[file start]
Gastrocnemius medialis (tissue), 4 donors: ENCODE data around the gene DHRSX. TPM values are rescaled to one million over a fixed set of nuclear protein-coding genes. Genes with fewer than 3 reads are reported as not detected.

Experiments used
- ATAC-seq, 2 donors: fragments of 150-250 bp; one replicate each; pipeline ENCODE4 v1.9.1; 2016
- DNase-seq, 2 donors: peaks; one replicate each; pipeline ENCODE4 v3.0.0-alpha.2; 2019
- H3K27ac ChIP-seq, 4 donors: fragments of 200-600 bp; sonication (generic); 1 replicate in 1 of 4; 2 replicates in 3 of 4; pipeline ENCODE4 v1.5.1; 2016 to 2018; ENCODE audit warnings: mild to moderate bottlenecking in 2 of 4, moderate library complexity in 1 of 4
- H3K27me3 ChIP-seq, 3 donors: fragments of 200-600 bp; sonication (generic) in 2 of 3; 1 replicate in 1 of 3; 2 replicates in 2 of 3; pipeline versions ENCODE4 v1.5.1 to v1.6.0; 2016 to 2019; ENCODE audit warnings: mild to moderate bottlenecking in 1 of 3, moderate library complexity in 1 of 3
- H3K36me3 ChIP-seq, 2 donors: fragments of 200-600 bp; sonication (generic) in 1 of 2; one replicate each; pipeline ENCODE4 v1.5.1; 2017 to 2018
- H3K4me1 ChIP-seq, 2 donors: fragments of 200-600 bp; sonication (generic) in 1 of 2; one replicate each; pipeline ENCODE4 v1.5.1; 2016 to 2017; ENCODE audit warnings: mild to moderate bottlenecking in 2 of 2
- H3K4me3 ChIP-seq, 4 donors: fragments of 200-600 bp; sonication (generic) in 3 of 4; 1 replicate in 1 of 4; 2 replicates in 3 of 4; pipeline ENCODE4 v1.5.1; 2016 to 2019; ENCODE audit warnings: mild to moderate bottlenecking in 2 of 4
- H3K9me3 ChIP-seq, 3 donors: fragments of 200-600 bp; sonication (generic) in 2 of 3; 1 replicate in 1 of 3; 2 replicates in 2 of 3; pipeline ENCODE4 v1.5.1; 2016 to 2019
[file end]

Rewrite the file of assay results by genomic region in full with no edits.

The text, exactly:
Gastrocnemius medialis (tissue), 4 donors: ENCODE data around the gene DHRSX. TPM values are rescaled to one million over a fixed set of nuclear protein-coding genes. Genes with fewer than 3 reads are reported as not detected.

Experiments used
- ATAC-seq, 2 donors: fragments of 150-250 bp; one replicate each; pipeline ENCODE4 v1.9.1; 2016
- DNase-seq, 2 donors: peaks; one replicate each; pipeline ENCODE4 v3.0.0-alpha.2; 2019
- H3K27ac ChIP-seq, 4 donors: fragments of 200-600 bp; sonication (generic); 1 replicate in 1 of 4; 2 replicates in 3 of 4; pipeline ENCODE4 v1.5.1; 2016 to 2018; ENCODE audit warnings: mild to moderate bottlenecking in 2 of 4, moderate library complexity in 1 of 4
- H3K27me3 ChIP-seq, 3 donors: fragments of 200-600 bp; sonication (generic) in 2 of 3; 1 replicate in 1 of 3; 2 replicates in 2 of 3; pipeline versions ENCODE4 v1.5.1 to v1.6.0; 2016 to 2019; ENCODE audit warnings: mild to moderate bottlenecking in 1 of 3, moderate library complexity in 1 of 3
- H3K36me3 ChIP-seq, 2 donors: fragments of 200-600 bp; sonication (generic) in 1 of 2; one replicate each; pipeline ENCODE4 v1.5.1; 2017 to 2018
- H3K4me1 ChIP-seq, 2 donors: fragments of 200-600 bp; sonication (generic) in 1 of 2; one replicate each; pipeline ENCODE4 v1.5.1; 2016 to 2017; ENCODE audit warnings: mild to moderate bottlenecking in 2 of 2
- H3K4me3 ChIP-seq, 4 donors: fragments of 200-600 bp; sonication (generic) in 3 of 4; 1 replicate in 1 of 4; 2 replicates in 3 of 4; pipeline ENCODE4 v1.5.1; 2016 to 2019; ENCODE audit warnings: mild to moderate bottlenecking in 2 of 4
- H3K9me3 ChIP-seq, 3 donors: fragments of 200-600 bp; sonication (generic) in 2 of 3; 1 replicate in 1 of 3; 2 replicates in 2 of 3; pipeline ENCODE4 v1.5.1; 2016 to 2019